Our third and final stop on our flying visit of Malaysia was the Cameron Highlands, a high area of cool forest clad mountains. The journey into the misty mountains was full of twists and turns, however the gorgeous scenery made up for this, the
dense forest lay like a sea of green below us. As we stepped off the bus in the small town of Tanah Rata we were immediately struck by the change in temperature, brrrr it was chilly!! Shivering we remarked at the strange sensation of having goosebumps after the searing heat of the sweaty South. We quickly dug our fleeces out from the depths of our backpacks. We stayed in a fantastic hostel here called Father's Guesthouse which is perched up on a hill overlooking the impressive valley below. The hostel also had a lovely restaurant bedecked in flowers run by one talented but grumpy chef. We explored the area on local bus visiting the Sungai Palas Tea Estate, where we enjoyed a long walk into the Tea Estate through the emerald green fields of tea plants which continued as far as the eye could see. The path was strewn with pretty wild flowers with butterflies fluttering by. The walk ended up being longer than expected but once again we didn't mind as it was a joy to walk through such lush scenery. Before turning back we had the obligatory cup of chai at the estate cafe overlooking the tea plantations.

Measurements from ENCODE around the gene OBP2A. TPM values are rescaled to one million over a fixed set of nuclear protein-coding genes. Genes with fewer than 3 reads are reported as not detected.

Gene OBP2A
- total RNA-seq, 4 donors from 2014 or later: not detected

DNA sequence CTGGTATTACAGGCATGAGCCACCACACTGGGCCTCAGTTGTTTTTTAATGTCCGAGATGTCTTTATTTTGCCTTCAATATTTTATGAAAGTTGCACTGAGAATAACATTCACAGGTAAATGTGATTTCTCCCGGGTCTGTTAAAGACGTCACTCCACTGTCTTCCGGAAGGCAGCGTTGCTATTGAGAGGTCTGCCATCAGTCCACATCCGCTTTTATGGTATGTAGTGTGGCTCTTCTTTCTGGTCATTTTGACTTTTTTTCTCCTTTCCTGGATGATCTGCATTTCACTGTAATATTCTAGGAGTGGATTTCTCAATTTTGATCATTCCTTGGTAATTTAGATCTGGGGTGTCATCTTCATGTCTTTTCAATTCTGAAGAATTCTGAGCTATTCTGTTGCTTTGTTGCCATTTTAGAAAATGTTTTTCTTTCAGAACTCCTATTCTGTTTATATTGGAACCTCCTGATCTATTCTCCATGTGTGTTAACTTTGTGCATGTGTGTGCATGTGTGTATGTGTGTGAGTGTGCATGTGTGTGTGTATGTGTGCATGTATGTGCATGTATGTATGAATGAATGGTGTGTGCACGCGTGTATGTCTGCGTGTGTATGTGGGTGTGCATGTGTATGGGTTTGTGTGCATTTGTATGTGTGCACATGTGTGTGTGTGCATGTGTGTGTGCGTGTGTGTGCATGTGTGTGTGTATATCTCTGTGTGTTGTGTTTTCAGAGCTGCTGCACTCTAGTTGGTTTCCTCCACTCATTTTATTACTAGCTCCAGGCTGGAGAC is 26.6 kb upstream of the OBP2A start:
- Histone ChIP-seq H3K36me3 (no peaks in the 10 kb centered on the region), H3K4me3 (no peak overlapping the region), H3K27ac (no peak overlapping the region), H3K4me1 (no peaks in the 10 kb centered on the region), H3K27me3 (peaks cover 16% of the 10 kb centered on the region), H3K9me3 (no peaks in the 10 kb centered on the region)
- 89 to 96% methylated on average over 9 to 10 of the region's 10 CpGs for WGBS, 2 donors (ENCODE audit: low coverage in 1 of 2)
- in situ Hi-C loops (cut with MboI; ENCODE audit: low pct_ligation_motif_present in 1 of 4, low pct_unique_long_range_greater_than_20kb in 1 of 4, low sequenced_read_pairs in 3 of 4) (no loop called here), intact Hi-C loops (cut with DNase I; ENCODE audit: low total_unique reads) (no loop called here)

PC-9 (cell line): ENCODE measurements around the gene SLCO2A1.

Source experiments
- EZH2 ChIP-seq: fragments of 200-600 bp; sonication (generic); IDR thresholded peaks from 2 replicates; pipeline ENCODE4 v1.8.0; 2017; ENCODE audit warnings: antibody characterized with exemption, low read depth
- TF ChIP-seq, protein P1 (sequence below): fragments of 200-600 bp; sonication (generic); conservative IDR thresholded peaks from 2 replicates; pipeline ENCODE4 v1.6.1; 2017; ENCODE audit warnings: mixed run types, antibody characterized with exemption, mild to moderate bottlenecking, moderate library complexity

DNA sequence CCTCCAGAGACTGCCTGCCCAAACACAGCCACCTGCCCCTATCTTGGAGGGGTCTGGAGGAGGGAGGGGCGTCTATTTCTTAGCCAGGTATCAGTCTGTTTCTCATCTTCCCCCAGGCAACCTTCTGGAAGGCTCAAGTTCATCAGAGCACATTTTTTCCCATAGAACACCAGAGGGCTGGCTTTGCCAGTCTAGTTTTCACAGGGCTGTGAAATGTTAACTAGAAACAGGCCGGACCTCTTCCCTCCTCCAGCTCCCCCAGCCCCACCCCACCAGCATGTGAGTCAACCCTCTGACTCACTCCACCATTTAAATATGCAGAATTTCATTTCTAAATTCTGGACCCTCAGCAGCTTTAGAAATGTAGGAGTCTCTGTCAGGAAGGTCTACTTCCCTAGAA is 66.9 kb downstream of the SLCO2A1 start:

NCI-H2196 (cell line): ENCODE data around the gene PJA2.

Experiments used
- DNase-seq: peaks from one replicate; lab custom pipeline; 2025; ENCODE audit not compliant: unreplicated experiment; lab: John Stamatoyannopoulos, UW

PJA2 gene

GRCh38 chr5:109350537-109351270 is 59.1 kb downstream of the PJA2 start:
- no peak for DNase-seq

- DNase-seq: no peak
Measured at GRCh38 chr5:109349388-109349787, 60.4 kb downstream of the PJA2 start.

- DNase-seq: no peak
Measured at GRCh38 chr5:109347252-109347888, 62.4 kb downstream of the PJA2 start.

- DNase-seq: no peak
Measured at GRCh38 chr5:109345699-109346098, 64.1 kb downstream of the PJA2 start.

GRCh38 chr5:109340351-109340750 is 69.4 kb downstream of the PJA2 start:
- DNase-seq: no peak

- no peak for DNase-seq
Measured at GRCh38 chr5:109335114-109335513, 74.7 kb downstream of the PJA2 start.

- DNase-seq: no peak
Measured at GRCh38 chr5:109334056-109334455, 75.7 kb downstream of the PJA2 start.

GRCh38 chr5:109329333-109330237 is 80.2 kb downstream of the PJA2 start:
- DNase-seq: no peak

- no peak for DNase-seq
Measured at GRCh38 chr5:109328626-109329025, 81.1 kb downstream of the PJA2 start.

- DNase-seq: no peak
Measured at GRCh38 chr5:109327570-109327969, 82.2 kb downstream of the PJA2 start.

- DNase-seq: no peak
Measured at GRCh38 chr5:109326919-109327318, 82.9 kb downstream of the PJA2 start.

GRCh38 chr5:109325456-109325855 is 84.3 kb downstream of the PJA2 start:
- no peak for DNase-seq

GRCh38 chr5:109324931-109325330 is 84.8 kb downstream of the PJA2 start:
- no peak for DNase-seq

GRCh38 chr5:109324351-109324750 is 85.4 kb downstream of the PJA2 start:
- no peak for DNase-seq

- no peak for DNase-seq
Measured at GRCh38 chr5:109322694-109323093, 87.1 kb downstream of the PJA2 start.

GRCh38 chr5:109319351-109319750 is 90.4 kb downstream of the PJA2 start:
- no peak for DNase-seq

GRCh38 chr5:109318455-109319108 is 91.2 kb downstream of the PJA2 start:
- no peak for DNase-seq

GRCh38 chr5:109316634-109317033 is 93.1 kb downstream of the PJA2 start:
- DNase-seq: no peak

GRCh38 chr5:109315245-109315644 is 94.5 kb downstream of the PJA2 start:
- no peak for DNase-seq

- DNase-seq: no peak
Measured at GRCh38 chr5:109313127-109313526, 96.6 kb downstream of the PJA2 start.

Tony & Tea!
The following day we went for a trek through the nearby jungle, following the river as it meandered through the tall trees. We tried to tread quietly and stay vigilant in the hope of spotting some wildlife but despite our efforts we didn't see anything, the monkeys were too shy that day. It was a hard trek as the path often disappeared under the huge roots of the trees as the dense jungle closed in around us, but we reached our destination in a wee village after a few hours of walking. As we waited for the bus back to Tanah Rata we stopped at a ramshackle roadside cafe for a cold drink. Unfortunately we waited and waited but no bus appeared, when we asked the locals what time the bus was due they gave a laugh and replied 'anytime.' After waiting over half an hour we decided to walk back via the road and flag down the bus if it passed. But before long a friendly man pulled over and gave us a lift back into town, maybe he was a bit worried about two foreigners walking in the middle of nowhere? Nevertheless we were soon back at
the hostel wrapped up in our fleeces and enjoying a nice cuppa before the sunset.
We have really enjoyed our short time in Malaysia, it is a fascinating and beautiful country, it is a shame we could not visit Borneo and some of the islands but one thing we have learned while traveling is that you can't do it all! The world simply holds too many alluring places...